|System: PS3, Xbox 360|
|Dev: Gaijin Entertainment|
|Players: 1-4 Offline, up to 16 Online|
|Screen Resolution: 480p-1080p|
by Josh Engen
Over the last several years, it has become increasingly difficult to get excited over a combat flight sim. Flight sims don't hit the market very often, and when one is ultimately delivered, the final product never quite makes the grade. Part of it might be that we may have hit some kind of saturation point on what can be done to make flight sims seem new and interesting. Sure, most have some short-term entertainment value, but they all follow the same basic formula. The new ones just have shiny new graphics.
That's why when Konami announced Birds of Steel last May, most of us assumed that it going to be another standard dogfighting title. And let's face it; the world doesn't really need any more of those. But as more information has trickled its way onto the internet, the more interesting this game has started to sound. In a recent interview, Martin Schneider, Konami's European general manager for sales, gave us a little insight into the thought process behind BoS: "For far too long, first-person shooter fans have been tied to the foot soldier point of view, but we aim to bring the seat-of-their-pants skill and daring of dogfighting and aerial combat to a wider audience."
This "FPS in the sky" approach is surpassingly apparent in Birds of Steel. Once you get the hang of the controls, which are pretty standard as far as flight sims go, the gameplay is incredibly responsive and unique. However, before you take off, you'll need to select which flavor of control setup you'd like: Arcade or Simulator. The Arcade mode is perfect for those FPS players who are simply taking a break from Modern Warfare 3, but hardcore flight sim purists will want to select the "Simulator" option. In Simulator mode, your plane will react to wind and mass just like it would in real life. Konami has even gone the extra mile by increasing the speed of your craft as your fuel decreases. Players will have to avoid stalling their plane and adjust for the wind when shooting down enemies. And yes, this mode will support your favorite overly-complicated USB flight sticks.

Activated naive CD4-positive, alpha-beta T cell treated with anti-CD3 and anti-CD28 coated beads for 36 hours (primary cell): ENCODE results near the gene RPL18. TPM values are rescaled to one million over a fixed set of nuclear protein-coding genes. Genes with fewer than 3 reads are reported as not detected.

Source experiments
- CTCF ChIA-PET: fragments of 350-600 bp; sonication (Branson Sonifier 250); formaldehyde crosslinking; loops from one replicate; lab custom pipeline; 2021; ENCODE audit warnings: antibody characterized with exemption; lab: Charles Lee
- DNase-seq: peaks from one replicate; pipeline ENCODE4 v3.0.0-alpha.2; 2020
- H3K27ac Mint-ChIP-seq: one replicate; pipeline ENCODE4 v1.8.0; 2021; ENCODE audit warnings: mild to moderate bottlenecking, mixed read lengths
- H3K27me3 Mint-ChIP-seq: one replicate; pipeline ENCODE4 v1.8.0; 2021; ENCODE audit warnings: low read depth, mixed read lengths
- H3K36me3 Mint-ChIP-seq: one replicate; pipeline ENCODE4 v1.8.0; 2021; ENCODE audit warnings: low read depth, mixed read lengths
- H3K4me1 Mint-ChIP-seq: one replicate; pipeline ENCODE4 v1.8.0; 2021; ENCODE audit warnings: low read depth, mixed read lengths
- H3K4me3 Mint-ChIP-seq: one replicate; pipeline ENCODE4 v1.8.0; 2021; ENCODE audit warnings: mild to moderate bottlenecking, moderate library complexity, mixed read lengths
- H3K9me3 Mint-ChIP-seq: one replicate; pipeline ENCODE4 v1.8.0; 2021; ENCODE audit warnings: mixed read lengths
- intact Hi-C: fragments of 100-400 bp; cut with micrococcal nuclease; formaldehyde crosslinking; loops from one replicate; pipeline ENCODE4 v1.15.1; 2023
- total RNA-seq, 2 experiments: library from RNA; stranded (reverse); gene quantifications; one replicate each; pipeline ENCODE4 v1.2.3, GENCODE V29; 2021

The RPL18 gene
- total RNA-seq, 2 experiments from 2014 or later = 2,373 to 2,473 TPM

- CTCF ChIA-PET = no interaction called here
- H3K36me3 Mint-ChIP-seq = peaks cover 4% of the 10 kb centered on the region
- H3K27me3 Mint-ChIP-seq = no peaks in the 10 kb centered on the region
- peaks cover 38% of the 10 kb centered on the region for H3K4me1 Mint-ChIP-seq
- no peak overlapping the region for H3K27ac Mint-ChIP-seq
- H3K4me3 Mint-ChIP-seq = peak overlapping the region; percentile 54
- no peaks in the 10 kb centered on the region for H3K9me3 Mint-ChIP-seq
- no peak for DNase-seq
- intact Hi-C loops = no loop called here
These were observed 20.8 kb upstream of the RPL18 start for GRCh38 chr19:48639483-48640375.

But the controls aren't the only thing that makes Birds of Steel interesting. The campaign itself is a mix of semi-historical and semi-fictional missions that stretch across Europe, reaching all the way to the Pacific theatre. Players will get to take part in missions like the battle of Midway, Coral Sea, the attack on Pearl Harbor, and dozens of other locales taken from your high school history books. Obviously, Konami isn't using BoS as a subversive way to trick gamers into learning their history, but using World War II as a backdrop for an immersive experience has become a time-honored tradition among game developers. (However, it might also be part of the reason why flight simulators have become so tedious.)
When Konami first started telling players about BoS, they kept using the phrase "MMO gameplay" to describe the multiplayer component. Now, I'm not sure if they're aware, but the first letter in MMO stands for "Massively." So, you can imagine my surprise when I discovered that the multiplayer mode only supported 16 players. Obviously, I was a little disappointed, but it was hard for me to stay mad at them when I found that they'd included a co-op option, which allows up to four players to support one another in several cooperative strike campaigns.
However, if the co-op isn't your thing, you can connect to the verses arena and duke it out with 15 other players online. There is an assortment of multiplayer gameplay modes including "Capture the Airfield," tournament mode, and standard deathmatch.
Birds of Steel definitely doesn't have an overabundance of locations—16 in all—but what it lacks in scenery, it makes up for in hardware. Currently, Konami is including over 100 makes and models of World War II-era planes. Everything from the P-51D Mustang to the Japanese Zero, the British Spitfire to the German Messerschmitt. Players that even have a passing interest in aviation history will most likely find themselves pretty entertained by the seemingly endless parade of aircraft.
Only time will tell if Birds of Steel ends up being a distinguished member of the flight sim club or simply another humdrum addition. But if Martin Schneider's perspective is anywhere near accurate, this definitely a title to keep our eyes on. "Birds of Steel pushes the throttle of realism," he said, "by giving fans what they've been missing; cooperative online game play, life-like VFX and game dynamics, and a campaign… that encompasses some of history's most memorable aerial battles!"
Sounds good to me, Martin. Keep up the good work.
CCC Contributing Writer